Desert Garden

The scorching days, cold nights, and scarce rainfall of deserts create environments that are extremely challenging for life. Desert plants have evolved a variety of adaptations to survive in this harsh climate. Examples include: water storage in succulent leaves and stems, deciduous leaves that are lost during drought, deep root systems to tap underground water, physiological tolerance of extreme drought, and short annual life cycles. Water and productive leaf tissue are so precious in these environments that many desert plants defend themselves from thirsty herbivores with spines, thorns, and other armaments.


Los días ardientes, las noches frías y la escasa lluvia de los desiertos crean ambientes extremadamente complicados para la vida. A lo largo de la evolución, las plantas desérticas han desarrollado una variedad de adaptaciones para sobrevivir en este tipo de clima. Algunos ejemplos incluyen el almacenaje de agua en tallos y hojas suculentas, hojas deciduas que se pierden durante períodos de sequía y ciclos de vida cortos. Tanto el agua como los tejidos foliares son tan valiosos en esses ambientes, que muchas plantas desérticas utilizan espinas, aguijones y otro tipo de armamento para defenderse de sedientos herbívoros.

Explore Further

Deserts are found throughout the world. Various definitions exist for desert, but often include limits of precipitation, or a negative evapotranspiration, meaning that more water evaporates from the area than is added from precipitation. The plants of deserts have evolved numerous strategies to deal with the harsh climate. In many cases, similar strategies for coping with the desert climate have evolved independently in unrelated groups of plants in different parts of the world.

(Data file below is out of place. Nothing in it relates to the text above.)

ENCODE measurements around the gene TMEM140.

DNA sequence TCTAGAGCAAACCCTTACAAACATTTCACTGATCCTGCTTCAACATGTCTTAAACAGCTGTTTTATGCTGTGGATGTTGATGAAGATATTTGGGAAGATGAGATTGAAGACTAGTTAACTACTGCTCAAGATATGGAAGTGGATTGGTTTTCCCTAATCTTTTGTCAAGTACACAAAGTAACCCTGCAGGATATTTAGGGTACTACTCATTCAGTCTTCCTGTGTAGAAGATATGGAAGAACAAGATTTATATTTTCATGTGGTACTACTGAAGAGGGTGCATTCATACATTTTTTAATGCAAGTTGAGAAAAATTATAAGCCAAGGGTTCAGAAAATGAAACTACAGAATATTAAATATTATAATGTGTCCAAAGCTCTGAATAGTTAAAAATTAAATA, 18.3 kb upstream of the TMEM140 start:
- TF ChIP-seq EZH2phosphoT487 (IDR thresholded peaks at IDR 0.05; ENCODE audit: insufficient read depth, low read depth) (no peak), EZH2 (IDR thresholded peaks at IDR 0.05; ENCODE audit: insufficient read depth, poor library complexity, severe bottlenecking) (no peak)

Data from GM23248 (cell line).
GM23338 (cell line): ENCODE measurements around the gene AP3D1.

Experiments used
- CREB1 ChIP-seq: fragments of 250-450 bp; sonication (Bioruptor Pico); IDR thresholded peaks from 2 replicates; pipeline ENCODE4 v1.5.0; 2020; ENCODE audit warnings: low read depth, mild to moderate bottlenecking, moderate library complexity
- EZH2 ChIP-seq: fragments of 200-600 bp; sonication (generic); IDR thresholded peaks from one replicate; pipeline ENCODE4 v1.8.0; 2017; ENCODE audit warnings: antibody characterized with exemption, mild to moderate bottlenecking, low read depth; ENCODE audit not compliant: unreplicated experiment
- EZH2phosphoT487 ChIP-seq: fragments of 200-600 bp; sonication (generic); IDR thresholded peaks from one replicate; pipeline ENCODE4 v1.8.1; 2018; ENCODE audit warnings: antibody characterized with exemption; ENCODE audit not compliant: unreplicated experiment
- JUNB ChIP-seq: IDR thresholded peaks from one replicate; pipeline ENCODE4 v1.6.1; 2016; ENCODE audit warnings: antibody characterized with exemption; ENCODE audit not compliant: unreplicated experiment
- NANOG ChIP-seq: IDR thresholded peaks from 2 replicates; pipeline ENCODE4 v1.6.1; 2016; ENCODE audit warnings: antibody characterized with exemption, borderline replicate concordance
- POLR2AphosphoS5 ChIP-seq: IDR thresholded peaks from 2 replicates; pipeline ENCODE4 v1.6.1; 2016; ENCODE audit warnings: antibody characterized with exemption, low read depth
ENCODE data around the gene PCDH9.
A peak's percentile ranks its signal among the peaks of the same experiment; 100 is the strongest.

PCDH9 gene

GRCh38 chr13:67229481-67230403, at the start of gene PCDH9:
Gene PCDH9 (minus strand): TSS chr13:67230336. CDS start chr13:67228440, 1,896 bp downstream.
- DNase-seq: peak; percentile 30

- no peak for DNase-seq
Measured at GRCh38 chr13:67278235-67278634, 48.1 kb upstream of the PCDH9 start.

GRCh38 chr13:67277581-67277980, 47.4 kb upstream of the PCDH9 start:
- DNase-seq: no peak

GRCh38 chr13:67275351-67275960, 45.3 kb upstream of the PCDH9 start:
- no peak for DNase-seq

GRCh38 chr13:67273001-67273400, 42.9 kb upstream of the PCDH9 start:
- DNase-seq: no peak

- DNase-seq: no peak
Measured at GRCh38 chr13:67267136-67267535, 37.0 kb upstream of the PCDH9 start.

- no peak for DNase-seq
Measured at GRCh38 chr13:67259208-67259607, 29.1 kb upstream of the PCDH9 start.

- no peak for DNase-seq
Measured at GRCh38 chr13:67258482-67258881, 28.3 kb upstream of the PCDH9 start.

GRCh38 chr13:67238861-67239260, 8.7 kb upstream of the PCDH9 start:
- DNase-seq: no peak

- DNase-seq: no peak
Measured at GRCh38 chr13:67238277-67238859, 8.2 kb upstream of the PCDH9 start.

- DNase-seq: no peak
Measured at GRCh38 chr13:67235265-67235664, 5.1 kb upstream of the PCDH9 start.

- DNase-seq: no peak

Our Desert Garden includes plants from true deserts, semi-deserts, desert/Mediterranean transition zones and other arid climate regions. This Garden is organized into several subsections which include South African succulents, Canary Island natives, New World deserts, and Madagascar spiny forests. A diverse variety of aloes, cacti, agaves and bromeliads (Dyckia and Puya) are found here. Highlight specimens include a large Dragon tree (Dracaena draco) from the Canary Islands, and a stand of Madagascar ocotillos (Alluaudia procera).


The UCLA Mildred E. Mathias Botanical Garden acknowledges the Gabrielino/Tongva peoples as the traditional land caretakers of Tovaangar (the Los Angeles basin and So. Channel Islands). As a promoter of nature at a California land grant institution, we pay our respects to the Honuukvetam (Ancestors), ‘Ahiihirom (Elders) and ‘Eyoohiinkem (our relatives/relations) past, present and emerging.

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